Kickass Olympic Lift Article

Hey y’all:

I was surfing around tonight, and I found a damn fine article about snatches, cleans, jerks, etc. I don’t know if everyone has seen this already, but here’s the link:

Oh yeah, here’s another one:

Good stuff for a beginner to the oly lifts like me. I learned a lot tonight.

Thanks lothario1132. I’d been wondering what happened to that info since he died.

Thanks for posting that.

Dumb question: Do the lifters actually stop before the second pull and rest the bar on their thighs or is the lift continuous?

You cannot stop on the snatch at all. On the C&J you can rest it on your shoulders.

This advice on the second pull/double knee bend from Gayle Hatch is very good.


1 Get the right position to start the lift (i.e. neutral back, hips down, chin up, shoulders back). Think posture!

2 Slowly lift the the barbell while keeping the right body position (i.e. don’t let the hips rises too fast). Think strong!

3 Explode upwards! Don’t think about the second pull. Just think fast!

Dan John has a good exercise to teach the second pull (not how to do it, but to learn it). Pull the bar really slowly until the bar reaches the knees (i.e. 2 inches per second). Then when the bar reaches just above the knees explode upwards.

When some one asks me about the O lifts I have them start from blocks set just above the knees. Thus they have to explode from this point to complete the lift. They can’t wind up from teh floor or heave the bar with their arms or lower back. Then when they are comfortable with this, go to lifts that start from the floor.

You will know that your are doing the second pull right when:

1 the bar flys to the catch position (no pressout etc), you should not be lifting the bar after it passes your hips.

2 the bar moves quickly, much quicker than if pulled or pressed with the upper body.

3 the bar feels relatively light. I find a good o lift almost “weightless”, don’t know if this is the right word but you will know the feeling when it happens.

Basic message don’t think about the second pull, just think fast from the knees up!


The “Double Knee Bend”

The mechanical action in the second part of the pull known as the double knee bend or scoop is the result of proper technique and is not a direct conscious act in itself. This action should not be taught. It occurs quite naturally. The athlete has enough problems mastering the correct positions without confusing him with the complexity of the double knee bend.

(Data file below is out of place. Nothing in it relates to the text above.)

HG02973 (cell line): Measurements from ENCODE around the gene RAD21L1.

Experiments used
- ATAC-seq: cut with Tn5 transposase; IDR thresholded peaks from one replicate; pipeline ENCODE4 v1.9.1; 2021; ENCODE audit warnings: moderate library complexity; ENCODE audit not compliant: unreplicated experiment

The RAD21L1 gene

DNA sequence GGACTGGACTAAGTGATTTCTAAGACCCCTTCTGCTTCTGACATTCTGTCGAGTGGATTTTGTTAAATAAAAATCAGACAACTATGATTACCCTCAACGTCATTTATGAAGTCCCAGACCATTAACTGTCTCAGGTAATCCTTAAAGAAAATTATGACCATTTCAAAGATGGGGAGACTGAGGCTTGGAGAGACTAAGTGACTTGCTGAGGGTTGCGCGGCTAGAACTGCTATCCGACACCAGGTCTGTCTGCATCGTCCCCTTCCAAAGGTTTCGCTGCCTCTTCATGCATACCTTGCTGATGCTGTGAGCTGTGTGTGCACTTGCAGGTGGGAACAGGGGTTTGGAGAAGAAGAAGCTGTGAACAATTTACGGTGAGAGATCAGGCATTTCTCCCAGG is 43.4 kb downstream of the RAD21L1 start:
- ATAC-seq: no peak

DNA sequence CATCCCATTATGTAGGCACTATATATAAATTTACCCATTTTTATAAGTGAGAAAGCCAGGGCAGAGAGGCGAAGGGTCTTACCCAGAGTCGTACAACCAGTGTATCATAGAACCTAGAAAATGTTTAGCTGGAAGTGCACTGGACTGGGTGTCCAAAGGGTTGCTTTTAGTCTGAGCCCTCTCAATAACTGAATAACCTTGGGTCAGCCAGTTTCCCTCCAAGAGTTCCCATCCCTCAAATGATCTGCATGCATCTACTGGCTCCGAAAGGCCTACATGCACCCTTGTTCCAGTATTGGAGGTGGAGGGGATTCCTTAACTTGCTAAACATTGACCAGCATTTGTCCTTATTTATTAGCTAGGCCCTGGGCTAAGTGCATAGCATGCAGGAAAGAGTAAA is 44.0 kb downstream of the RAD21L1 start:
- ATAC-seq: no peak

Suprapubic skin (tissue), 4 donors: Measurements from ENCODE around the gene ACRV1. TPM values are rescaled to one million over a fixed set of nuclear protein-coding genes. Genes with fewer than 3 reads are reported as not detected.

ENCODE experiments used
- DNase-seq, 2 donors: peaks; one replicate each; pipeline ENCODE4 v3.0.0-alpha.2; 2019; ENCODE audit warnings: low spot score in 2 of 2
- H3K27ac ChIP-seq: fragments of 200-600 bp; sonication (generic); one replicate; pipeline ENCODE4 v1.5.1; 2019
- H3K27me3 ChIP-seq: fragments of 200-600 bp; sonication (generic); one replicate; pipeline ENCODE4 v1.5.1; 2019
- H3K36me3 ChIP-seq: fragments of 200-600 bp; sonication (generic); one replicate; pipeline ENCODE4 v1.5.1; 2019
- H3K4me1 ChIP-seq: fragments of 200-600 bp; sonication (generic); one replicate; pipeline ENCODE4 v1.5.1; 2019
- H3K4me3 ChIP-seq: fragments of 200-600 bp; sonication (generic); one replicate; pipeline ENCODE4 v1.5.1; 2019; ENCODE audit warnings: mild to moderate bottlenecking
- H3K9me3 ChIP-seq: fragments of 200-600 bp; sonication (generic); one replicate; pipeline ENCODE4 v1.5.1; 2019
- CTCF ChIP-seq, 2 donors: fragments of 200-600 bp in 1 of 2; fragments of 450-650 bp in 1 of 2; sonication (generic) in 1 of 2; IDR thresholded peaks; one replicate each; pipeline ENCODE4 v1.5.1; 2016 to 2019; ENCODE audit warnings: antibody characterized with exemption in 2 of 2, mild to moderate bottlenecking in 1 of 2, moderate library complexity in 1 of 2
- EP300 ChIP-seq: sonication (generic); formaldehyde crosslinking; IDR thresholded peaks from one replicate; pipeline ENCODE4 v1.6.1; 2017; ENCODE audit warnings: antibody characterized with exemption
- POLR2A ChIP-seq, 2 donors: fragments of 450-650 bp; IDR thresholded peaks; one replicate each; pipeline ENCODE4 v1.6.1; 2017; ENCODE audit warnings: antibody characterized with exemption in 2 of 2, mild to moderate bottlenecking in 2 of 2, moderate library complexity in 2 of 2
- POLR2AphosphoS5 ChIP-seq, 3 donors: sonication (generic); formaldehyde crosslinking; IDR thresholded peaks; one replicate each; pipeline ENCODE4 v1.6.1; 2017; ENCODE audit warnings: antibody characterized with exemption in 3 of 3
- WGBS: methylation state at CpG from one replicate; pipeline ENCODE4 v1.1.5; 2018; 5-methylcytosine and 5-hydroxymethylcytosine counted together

A brief definition of good technique is correct position at the following key points: start, knee height, and full extension. As the bar passes the knees to begin the second pull, the hamstrings begin to contract strongly and violently causing not only an extension of the hip but also flexion of the knees. This is sometimes referred to as the double knee bend.

Having coached athletes and Olympic weightlifters for thirty years at all levels, ranging from novice to national champions and Olympians, I can personally vouch that the majority of coaches who endeavor to teach the double knee bend fail. To teach this action will result in premature weight transference to the balls of the feet and loss of upward momentum in the phase between the first and second pull. These key points should be kept in mind while executing the pull: phase 1 - leg extension (In the initial pull from the floor, the barbell moves back toward the lifter. This allows a more stable, balanced position from which to exert force), phase 2 - hip extension, phase 3 - jump shrug. Start with feet hip width apart, hips above knees, back flat, shoulders in advance of the bar, arms straight, elbows out. Correct position as bar crosses the knees is extremely important. Leg extension complete, bar over center of feet, back angle constant, arms straight, elbows out, shoulders over bar. At the beginning of the “explosion phase”, the feet are flat, hips extended, arms straight, elbows out. Proper body position at the finish of the pull reflects good technique. Legs and hips extended jump and shrug coordinated. All motion directed up. If the athlete performs other aspects of the movement correctly, then the double knee bend will occur naturally.